Single Taxers Divert from Henry George's Analysis Regarding Agricultural Unemployment

Asher George Beecher

[Reprinted from Land and Freedom, January-February, 1931]

Those good disciples of Henry George who were on the Resolutions Committee of the recent Henry George Congress in San Francisco, make a strange statement in their "Resolutions on Agriculture." They say, in their first Whereas, that "the increasing mechanization of agriculture has thrown many farmers out of employment."

The only way to throw farmers out of work is to take their farms from them; and farm machinery never did that. Who ever saw a farmer out of work while he had a farm? A farmer with a farm always has access to land always has natural opportunities always has plenty of work and usually very small pay for doing it.

"The trouble with the farmers" is not unemployment; it is robbery legalized robbery a robbery to which the farmer himself is a particeps criminis. And it is not machinery, but ground rent made private property that cuts down the "dirt farmer's" share of production and keeps him in poverty ground rent which in justice is public property and should be used for public purposes speculative ground rent, which drives him from the markets of civilization into the wilderness capitalized ground rent, which extorts from him a price for a bit of God's land even at the verge of cultivation and mortgages years of his labor to pay for it periodical ground rent, which takes a part of every crop he raises and gives no return for it. It is taxation which gives ground rent to "the farmers who farm farmers" It is taxation which not only gives public property to private persons, but also takes private property for public purposes; it is taxation which "protects" great landed estates from their share of public expenses, plunders the people and forces the farmer to sell low and buy high; it is taxation which makes low wages and small profits creates disemployment and destroys purchasing power robs toiling producers and hungry consumers all to enrich grasping landlords and gambling speculators.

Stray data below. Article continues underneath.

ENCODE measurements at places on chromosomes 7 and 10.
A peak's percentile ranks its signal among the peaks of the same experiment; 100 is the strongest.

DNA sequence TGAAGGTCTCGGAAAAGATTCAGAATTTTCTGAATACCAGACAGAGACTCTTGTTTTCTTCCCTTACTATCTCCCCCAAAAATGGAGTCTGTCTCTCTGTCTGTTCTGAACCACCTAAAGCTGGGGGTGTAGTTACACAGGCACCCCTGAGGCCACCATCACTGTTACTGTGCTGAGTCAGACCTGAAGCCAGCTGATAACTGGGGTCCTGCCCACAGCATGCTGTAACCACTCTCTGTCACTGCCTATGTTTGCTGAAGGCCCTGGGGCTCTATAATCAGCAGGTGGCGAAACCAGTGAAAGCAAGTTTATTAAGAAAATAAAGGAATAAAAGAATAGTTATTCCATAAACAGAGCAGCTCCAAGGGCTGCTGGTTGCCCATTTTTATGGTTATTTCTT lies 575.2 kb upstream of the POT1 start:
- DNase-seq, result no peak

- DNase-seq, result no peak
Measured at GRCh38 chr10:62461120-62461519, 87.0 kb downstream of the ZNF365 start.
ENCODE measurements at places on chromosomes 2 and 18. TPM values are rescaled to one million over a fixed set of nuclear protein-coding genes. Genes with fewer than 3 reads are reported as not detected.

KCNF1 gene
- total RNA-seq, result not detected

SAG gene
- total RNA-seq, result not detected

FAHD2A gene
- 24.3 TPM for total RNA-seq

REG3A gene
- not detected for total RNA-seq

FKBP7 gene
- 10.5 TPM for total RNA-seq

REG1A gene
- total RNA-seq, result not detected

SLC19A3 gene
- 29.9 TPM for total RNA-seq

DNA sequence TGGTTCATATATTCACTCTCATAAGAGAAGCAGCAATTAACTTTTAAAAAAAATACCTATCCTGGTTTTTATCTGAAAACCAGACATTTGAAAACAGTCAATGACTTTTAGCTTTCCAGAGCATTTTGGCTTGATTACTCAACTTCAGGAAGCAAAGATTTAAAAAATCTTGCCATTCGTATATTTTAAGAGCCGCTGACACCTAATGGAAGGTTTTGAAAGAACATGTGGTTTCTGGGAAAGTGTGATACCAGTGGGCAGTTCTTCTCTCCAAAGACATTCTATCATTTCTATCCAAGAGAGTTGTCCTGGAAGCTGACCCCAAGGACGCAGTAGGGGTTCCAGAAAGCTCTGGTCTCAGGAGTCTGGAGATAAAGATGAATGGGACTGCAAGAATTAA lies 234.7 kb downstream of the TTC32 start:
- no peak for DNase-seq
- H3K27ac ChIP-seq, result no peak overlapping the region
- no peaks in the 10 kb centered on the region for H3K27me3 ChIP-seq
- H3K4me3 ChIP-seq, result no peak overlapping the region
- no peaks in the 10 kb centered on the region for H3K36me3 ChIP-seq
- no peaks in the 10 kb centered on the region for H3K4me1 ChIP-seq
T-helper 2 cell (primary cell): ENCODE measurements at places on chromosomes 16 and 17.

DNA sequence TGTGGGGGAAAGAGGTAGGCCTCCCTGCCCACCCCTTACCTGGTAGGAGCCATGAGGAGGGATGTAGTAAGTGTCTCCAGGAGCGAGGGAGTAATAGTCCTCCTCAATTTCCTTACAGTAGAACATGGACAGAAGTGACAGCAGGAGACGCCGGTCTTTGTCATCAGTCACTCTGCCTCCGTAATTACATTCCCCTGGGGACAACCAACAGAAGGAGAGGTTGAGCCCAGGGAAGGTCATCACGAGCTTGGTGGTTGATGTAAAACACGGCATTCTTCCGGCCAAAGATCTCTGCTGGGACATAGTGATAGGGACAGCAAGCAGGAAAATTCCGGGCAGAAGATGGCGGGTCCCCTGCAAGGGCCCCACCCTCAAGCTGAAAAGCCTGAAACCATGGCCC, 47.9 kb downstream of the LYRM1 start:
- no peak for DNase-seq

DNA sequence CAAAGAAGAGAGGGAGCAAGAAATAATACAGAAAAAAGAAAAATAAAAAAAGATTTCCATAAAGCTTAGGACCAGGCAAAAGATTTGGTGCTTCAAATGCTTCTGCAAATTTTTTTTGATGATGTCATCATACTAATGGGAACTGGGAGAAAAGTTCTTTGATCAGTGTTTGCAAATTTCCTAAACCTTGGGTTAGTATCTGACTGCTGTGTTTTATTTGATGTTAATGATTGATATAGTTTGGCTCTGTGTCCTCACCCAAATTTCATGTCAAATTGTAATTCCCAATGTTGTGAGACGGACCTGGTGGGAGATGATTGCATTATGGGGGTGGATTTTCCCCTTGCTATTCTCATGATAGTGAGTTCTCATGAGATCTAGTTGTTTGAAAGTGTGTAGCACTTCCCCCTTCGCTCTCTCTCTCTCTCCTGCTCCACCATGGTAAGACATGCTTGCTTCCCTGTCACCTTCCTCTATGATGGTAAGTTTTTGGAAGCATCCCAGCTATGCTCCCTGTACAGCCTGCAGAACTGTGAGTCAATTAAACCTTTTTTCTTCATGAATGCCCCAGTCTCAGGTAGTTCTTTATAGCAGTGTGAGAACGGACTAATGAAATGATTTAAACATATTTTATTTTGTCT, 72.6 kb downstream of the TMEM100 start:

No student of Progress and Poverty ought ever to admit that machinery produces unemployment. Neither should he admit that man, "the only animal that is never satisfied," can ever be unemployed for lack of work to do. The word unemployment, like the word protection, is a lying misnomer. There is no "problem of the unemployed." What is glibly called so is in fact the problem of disemployment the problem of "enforced idleness." That problem Henry George solved fifty years ago and discovered not only "The Cause," but also "The Remedy. "

And to digress a little any disciple of our beloved teacher who calls those great discoveries "the theories of Henry George," ought immediately to give more study to the book and become wiser and more accurate in the use of terms.